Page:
14 Replies
      Latest reply: Jan 22, 2016 12:38 AM by SKAhack RSS
      furvy Level 1 Level 1 (0 points)

        The viewport is set incorrectly when the viewport meta tag is specified with initial-scale = 1 or width=device-width, and the page contains an element (e.g. div tag) that is wider than the desired viewport's boundary.

         

        For example:

         

        <html>

        <head>

        <meta name="viewport" content="width=device-width, initial-scale=1.0, minimum-scale=1.0, maximum-scale=1.0"/>

        </head>

        <body style="border: 2px solid red;">

        <h1>Test 3 </h1>

        <p>content="width=device-width, initial-scale=1.0, minimum-scale=1.0, maximum-scale=1.0"</p>

        <p>Test body: Red </p>

        <div style="width: 740px; border: 2px solid orange;">

        <p>Test content: Orange div, width: 740px;</p>

        </div>

        <div style="width: 1000px; border: 2px solid blue;">

        <p>Test content: Blue div, width: 1000px;</p>

        </div>

        <div style="width: 1400px; border: 2px solid green;">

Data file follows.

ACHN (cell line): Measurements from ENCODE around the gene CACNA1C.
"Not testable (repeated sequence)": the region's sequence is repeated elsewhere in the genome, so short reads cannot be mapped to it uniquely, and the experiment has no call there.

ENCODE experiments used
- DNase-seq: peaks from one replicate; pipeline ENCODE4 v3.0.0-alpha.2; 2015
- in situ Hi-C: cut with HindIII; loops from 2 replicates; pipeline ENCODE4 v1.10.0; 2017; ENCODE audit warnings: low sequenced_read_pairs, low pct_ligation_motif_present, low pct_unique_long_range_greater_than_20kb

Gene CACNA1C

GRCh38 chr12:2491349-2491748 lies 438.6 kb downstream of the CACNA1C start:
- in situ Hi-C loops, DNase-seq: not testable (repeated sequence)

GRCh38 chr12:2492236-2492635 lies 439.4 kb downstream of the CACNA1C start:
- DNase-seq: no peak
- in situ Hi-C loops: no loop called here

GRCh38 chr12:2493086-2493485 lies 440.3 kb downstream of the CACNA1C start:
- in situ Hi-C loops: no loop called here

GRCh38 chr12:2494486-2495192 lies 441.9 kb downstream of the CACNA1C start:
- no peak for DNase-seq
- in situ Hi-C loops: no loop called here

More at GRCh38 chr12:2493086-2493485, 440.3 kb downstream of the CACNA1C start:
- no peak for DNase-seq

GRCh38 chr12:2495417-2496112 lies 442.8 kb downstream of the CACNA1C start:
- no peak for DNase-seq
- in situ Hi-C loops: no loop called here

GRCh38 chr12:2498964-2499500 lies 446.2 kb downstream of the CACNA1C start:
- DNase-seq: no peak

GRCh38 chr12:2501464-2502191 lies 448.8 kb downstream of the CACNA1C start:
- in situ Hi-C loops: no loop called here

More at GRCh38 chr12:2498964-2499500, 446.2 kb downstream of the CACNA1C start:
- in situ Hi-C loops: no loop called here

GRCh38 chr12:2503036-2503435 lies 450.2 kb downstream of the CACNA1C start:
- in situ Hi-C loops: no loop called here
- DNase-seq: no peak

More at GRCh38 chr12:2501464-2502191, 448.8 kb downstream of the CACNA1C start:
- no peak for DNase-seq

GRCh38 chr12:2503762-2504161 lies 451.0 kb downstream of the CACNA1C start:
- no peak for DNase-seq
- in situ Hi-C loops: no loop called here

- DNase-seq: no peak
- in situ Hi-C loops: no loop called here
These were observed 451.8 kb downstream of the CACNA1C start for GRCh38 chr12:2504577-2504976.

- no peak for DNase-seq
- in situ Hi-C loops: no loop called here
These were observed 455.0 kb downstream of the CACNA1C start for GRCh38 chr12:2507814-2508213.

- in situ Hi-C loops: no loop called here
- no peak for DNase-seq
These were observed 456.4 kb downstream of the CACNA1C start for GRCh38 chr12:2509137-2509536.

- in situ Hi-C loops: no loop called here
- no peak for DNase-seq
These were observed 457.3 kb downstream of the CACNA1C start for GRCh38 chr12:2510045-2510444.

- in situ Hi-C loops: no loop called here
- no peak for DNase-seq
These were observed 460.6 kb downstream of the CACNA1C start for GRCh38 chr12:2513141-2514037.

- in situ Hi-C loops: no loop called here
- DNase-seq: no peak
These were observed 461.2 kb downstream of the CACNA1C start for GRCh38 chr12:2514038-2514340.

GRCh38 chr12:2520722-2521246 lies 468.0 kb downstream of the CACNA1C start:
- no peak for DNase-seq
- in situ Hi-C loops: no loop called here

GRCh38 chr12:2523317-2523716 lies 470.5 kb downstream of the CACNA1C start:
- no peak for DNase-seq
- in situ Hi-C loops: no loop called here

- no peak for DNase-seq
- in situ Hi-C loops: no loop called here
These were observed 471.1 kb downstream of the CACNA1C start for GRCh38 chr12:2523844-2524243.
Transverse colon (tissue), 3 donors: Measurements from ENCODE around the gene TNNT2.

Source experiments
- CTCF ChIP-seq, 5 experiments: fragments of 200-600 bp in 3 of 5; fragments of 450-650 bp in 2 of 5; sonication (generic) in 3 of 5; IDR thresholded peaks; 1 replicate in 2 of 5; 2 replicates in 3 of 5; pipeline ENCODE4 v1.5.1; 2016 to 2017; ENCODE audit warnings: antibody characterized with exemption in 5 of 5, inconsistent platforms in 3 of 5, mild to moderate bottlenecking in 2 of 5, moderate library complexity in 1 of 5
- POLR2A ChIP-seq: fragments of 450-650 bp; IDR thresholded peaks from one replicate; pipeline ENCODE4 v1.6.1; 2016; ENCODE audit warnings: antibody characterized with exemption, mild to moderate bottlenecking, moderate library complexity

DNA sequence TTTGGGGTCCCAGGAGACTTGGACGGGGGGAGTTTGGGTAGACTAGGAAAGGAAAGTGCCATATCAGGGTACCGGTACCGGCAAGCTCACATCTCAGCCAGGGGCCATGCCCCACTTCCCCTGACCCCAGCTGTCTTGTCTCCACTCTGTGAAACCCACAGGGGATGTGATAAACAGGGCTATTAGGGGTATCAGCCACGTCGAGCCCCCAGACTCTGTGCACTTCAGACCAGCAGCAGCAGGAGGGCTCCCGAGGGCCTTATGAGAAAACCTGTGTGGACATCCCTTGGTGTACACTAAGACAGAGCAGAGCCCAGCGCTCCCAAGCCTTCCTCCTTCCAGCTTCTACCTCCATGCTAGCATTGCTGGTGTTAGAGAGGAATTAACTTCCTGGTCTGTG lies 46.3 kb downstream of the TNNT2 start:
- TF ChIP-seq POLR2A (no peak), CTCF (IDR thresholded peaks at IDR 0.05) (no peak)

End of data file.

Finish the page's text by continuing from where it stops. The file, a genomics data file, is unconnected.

<p>Test content: Green div, width: 1400px</p>

        </div>

        </body>

        </html>

         

        In this case the viewport is zoomed out so the screen width shows all of the wider 1400px div.  It should be set at 1024px in landscape and 768px in portrait (and this is how it has been in previous versions, including 8.4.1).

         

        iOS 9 (screenshot should appear below)

         

        iOS 8.4  (screenshot should appear below)

         

         

         

        I have logged a bug report.

         

        My apps use wider-than-screen elements to slide around under user interacation - hence my need for this to work properly.

         

        I believe a workaround might be to set the initial-scale to 1.00001 and have no width set.

        <meta name="viewport" content="initial-scale=1.0001, minimum-scale=1.0001, maximum-scale=1.0001, user-scalable=no"/>

         

        If anyone has any other information on this I'd be grateful if you could share it.